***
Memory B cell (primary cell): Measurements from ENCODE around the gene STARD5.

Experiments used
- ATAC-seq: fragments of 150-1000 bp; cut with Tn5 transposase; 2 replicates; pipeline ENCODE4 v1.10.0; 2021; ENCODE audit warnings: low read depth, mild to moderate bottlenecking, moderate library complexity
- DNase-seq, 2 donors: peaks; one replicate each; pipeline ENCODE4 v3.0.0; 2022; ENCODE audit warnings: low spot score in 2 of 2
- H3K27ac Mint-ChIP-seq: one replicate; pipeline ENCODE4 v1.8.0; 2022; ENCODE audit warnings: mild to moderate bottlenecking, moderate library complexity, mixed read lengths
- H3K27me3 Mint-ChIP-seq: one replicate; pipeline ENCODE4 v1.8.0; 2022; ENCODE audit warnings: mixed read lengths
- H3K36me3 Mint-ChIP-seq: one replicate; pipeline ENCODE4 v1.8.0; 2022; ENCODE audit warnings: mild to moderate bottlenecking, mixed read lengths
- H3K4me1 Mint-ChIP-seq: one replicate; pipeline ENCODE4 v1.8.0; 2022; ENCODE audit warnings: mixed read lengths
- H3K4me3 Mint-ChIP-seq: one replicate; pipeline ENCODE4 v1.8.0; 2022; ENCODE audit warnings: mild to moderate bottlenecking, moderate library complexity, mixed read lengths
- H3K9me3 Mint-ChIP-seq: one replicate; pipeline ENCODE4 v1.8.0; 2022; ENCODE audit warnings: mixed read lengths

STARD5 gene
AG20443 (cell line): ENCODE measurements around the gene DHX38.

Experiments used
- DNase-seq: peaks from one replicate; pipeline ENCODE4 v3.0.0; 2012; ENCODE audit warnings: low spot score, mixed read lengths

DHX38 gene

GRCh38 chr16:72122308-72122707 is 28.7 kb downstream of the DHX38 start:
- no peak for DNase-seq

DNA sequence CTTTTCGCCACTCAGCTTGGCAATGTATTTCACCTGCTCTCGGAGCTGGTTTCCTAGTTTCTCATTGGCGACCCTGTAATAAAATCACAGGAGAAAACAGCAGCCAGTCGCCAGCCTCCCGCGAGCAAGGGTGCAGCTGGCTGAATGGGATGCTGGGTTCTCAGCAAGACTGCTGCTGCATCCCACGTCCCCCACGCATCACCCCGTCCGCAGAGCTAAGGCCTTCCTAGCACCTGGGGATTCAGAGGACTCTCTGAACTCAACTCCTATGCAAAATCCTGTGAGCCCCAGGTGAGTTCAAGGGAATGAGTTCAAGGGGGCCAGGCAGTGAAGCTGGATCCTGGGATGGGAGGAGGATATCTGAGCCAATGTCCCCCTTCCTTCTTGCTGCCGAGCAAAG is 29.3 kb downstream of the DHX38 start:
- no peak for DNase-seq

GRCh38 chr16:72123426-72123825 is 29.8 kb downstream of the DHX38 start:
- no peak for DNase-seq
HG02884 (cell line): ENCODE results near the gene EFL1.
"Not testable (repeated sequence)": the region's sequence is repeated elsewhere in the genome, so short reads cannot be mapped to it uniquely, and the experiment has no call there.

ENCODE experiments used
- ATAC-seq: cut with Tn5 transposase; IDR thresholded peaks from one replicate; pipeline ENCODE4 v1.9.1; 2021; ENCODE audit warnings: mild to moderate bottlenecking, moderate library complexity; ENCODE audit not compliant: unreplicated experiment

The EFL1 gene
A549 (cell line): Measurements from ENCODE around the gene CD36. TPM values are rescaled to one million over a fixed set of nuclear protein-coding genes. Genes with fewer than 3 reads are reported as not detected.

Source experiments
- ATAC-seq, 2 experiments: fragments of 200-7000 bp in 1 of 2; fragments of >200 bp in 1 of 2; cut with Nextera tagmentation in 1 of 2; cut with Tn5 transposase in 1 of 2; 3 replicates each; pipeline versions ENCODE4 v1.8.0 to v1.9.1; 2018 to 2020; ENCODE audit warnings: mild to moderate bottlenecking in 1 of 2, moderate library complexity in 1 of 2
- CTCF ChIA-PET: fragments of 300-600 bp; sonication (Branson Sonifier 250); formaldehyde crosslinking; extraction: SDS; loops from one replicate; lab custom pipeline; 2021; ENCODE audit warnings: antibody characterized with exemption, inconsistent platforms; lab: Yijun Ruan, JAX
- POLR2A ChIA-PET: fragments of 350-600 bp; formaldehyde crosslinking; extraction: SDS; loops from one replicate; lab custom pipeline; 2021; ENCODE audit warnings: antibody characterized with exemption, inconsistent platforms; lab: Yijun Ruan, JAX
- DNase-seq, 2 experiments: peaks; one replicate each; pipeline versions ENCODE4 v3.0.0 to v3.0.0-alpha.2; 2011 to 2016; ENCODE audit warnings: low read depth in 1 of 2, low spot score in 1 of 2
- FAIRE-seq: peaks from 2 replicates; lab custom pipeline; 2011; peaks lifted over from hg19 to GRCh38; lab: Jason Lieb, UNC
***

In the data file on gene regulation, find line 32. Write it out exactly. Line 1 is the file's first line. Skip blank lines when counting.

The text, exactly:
- DNase-seq, 2 experiments: peaks; one replicate each; pipeline versions ENCODE4 v3.0.0 to v3.0.0-alpha.2; 2011 to 2016; ENCODE audit warnings: low read depth in 1 of 2, low spot score in 1 of 2